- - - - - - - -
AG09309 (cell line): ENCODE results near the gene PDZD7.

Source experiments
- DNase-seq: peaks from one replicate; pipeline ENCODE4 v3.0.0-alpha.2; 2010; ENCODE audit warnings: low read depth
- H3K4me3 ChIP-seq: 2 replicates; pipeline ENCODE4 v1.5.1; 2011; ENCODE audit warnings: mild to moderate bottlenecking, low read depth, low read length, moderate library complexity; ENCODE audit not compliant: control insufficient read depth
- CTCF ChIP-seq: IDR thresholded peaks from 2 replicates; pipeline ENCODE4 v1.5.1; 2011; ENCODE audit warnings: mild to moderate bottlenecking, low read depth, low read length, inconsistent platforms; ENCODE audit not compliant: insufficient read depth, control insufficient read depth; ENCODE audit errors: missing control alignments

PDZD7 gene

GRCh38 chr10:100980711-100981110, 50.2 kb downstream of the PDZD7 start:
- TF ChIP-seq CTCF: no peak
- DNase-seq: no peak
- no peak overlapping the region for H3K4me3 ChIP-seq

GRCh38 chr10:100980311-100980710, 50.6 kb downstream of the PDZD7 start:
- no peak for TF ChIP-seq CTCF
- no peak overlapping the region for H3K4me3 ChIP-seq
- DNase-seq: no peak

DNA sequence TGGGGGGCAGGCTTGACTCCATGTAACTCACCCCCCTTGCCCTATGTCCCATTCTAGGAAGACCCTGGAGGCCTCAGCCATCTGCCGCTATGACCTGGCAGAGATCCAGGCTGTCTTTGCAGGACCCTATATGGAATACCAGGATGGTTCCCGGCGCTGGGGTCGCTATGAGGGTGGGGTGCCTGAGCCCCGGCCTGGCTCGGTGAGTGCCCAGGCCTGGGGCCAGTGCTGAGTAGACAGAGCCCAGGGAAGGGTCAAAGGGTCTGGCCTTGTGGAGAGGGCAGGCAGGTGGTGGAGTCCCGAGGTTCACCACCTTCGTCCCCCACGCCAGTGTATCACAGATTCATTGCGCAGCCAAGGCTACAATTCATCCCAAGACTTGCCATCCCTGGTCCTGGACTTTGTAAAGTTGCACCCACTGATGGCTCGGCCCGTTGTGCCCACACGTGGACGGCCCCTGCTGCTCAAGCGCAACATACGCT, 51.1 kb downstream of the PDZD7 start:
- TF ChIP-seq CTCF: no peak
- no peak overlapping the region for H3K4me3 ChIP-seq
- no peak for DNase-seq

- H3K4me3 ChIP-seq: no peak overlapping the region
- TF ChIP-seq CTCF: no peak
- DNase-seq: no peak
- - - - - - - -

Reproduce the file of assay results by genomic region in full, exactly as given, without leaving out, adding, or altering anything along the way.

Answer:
AG09309 (cell line): ENCODE results near the gene PDZD7.

Source experiments
- DNase-seq: peaks from one replicate; pipeline ENCODE4 v3.0.0-alpha.2; 2010; ENCODE audit warnings: low read depth
- H3K4me3 ChIP-seq: 2 replicates; pipeline ENCODE4 v1.5.1; 2011; ENCODE audit warnings: mild to moderate bottlenecking, low read depth, low read length, moderate library complexity; ENCODE audit not compliant: control insufficient read depth
- CTCF ChIP-seq: IDR thresholded peaks from 2 replicates; pipeline ENCODE4 v1.5.1; 2011; ENCODE audit warnings: mild to moderate bottlenecking, low read depth, low read length, inconsistent platforms; ENCODE audit not compliant: insufficient read depth, control insufficient read depth; ENCODE audit errors: missing control alignments

PDZD7 gene

GRCh38 chr10:100980711-100981110, 50.2 kb downstream of the PDZD7 start:
- TF ChIP-seq CTCF: no peak
- DNase-seq: no peak
- no peak overlapping the region for H3K4me3 ChIP-seq

GRCh38 chr10:100980311-100980710, 50.6 kb downstream of the PDZD7 start:
- no peak for TF ChIP-seq CTCF
- no peak overlapping the region for H3K4me3 ChIP-seq
- DNase-seq: no peak

DNA sequence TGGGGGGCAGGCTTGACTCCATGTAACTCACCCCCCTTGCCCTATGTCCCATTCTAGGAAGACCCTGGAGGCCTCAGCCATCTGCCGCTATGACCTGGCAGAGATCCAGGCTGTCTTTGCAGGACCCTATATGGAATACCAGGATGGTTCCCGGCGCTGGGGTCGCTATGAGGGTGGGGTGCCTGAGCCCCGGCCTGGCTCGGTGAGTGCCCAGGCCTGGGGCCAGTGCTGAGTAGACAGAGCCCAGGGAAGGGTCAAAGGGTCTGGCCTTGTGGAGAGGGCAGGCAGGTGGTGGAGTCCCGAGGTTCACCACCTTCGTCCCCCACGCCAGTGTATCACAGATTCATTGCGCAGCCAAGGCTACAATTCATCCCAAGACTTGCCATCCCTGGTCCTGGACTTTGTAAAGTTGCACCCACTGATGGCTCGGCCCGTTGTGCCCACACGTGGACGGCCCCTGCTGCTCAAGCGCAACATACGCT, 51.1 kb downstream of the PDZD7 start:
- TF ChIP-seq CTCF: no peak
- no peak overlapping the region for H3K4me3 ChIP-seq
- no peak for DNase-seq

- H3K4me3 ChIP-seq: no peak overlapping the region
- TF ChIP-seq CTCF: no peak
- DNase-seq: no peak